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Implications in Urban Integrated Rodent Management

Rodent was hitherto a problem in agricultural and horticultural crops. However, it took a different shape with increasing human population, urbanization, dwindling resources for solid waste management, spurt in zoonotic diseases, development of food and hospitality industry and industries with sensitive infrastructure including electronic appliances. As local bodies struggle economically, less money is available for urban waste disposal, maintenance of city sewer and storm water systems, subway tunnels, parks, vacant housing, unhygienic road side restaurants leading to congenial environment for rodent breeding. Net result is that rodents’ invasion in residential buildings, restaurants and neighbourhoods and become potential hazard in spreading zoonotic diseases; damage structures and can disrupt power or start fires by gnawing on wiring.

Rodent pest/vector species

In world scenario, three rodent species are commensal co-existing with humans in urban situations. They include Sewer rat, Rattus norvegicus, House rat, Rattus rattus and House mouse, Mus musculus. The latter two have wider distribution all through the Globe and contribute for structural damages including electronic installations, disease transmission to humans and farm animals, and food adulteration through faeces and hair.

The nibbling habits and smaller body size make House mice as potential threat to cables and storage commodities. In Indian scenario, the spread of Lesser bandicoot, Bandicota bengalensis and Larger bandicoot, Bandicota indica in urban areas accentuated the rodent related problems. The bandicoots are replacing the house rats in most of the urban situations in the country, due to expansion of colonies in the agricultural areas and their aggressive behaviour.

Potentiality for Structural Pest Management Industry

The sectors which provide more revenue for rodent pest management include

i) Food Industry contributing to 14% of manufacturing GDP i.e. `280,000 crores,

ii) Hospitality Industry with an estimated growth from `74 billion to `119 billion from 2010-13, and

iii) IT Industry contributing to 7.5% to GDP and market of US$ 50 billion and expected to double its growth in 2011-12

Rodent Pest Management Options

With regard to rodent pest management, basic difference exists in agricultural and industrial or domestic situations. In most of the industrial situations, rodents are to be excluded totally from certain areas to avoid damage to sensitive installations or expensive equipment. Even a single mouse could cause loss of several lakhs of rupees and can create technical snags in aircrafts. In agricultural situations, their number should be kept below the threshold level. Integration of different methods gives the desired management success. A number of options exist for their management with each option having its own limitation.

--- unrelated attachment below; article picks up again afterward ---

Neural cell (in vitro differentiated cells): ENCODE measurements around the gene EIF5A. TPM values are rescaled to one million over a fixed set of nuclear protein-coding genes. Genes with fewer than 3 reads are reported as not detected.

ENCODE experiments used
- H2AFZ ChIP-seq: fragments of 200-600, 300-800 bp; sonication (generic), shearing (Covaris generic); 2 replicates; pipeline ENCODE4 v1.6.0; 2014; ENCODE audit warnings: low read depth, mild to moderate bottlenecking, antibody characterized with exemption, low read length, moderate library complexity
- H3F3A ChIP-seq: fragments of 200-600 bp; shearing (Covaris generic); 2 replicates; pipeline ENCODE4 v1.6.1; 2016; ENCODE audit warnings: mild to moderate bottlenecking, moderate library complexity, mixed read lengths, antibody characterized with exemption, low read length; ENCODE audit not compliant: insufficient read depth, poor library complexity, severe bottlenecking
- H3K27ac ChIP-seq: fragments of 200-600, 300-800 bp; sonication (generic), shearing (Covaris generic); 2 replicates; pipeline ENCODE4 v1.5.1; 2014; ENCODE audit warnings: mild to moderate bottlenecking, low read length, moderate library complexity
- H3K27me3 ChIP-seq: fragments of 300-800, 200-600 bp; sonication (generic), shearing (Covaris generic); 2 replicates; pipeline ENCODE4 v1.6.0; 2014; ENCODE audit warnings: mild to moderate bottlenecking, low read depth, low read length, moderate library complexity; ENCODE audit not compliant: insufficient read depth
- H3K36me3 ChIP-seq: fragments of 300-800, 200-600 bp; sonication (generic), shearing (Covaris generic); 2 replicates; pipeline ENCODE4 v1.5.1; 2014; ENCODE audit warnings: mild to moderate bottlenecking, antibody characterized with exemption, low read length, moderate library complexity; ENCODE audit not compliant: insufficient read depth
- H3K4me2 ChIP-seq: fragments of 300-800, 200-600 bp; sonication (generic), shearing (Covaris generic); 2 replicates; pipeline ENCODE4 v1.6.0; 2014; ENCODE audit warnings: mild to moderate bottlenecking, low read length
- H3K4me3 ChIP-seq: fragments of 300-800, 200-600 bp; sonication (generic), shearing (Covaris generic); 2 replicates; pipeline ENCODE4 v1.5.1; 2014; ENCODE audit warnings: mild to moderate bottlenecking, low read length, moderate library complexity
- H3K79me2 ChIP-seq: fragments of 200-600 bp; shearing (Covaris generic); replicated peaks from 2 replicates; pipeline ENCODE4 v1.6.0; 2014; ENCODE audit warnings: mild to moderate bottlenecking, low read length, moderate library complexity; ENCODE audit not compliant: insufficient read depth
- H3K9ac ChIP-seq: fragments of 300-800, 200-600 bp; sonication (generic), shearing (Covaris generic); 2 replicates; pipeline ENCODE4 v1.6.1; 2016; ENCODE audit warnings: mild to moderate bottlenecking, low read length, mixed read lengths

Trapping is an age old method adopted for rodent control in residential premises. Live traps – wonder and box type are used in domestic/industrial situations. Kill or Snap traps are also used, which will kill the rodents instantly on touching the trigger. These traps are effective for tackling localized rodent infestations. Trap shyness of rodents and pheromonal communication among rodents often impact the efficacy of trapping method. Non poisonous sticky traps are effective to remove traces of mouse/rat infestations in expensive/sensitive establishments. Hence, they gained popularity as a tool in excluding localized infestations effectively. However, their usage is restricted recently by Ministry of Environment and Forests on cruelty issues arising out of struggle by the rodents on the glue boards.

Although Predators like cats are often reared in domestic situations, they are found to remove effectively surplus rat/mouse populations that are immigrating in to the premises from adjoining areas. The local established rats/mice are un effected. Further, the predators posed a threat of zoonotic diseases and this tool was to be abandoned in Cairo by the Government, after its legal implementation over couple of years in early 1980s.

Ultrasound devices producing sound vibrations above 20kHz are being used to prevent the immigration of rodents in closed door storage situations. The commensal rodents acclimatize to the ultra sound on continuous exposure. Hence their usage has its own limitations.

Attractants and repellents were tried for rodent management, but so far no effective repellent could be developed in urban situations. Although evidence suggests usage of rodent pheromones as promising to increase/decrease their populations, no attempt is seriously made to identify, isolate and synthesize those pheromones.

Effective chemosterilants are not available. Effort is being made to introduce a male sterilant in India. But due to biotechnology implications, the registration process is at slow pace.

Rodenticides, boon or bane

Rodenticides are most commonly used tool against commensal rodents. They are potential in tropical situations with long future, but much remains to be done to optimize their use. In India, only zinc phosphide and bromadiolone are available in market. Although aluminium phosphide pellets are recommended for rodent burrow fumigation, it needs permission from CIB&RC for use within India.

Due to toxicity and environmental safety reasons, the use of zinc phosphide is not advocated in domestic areas. However, in open fields it is recommended at 2.5% TG in cereal baits. Neophobia and bait shyness are limitations to use this rodenticide. Ready-to-use formulations are not available with this acute rodenticide and such formulations can reduce the risk of exposure of non-target species to higher concentrations.

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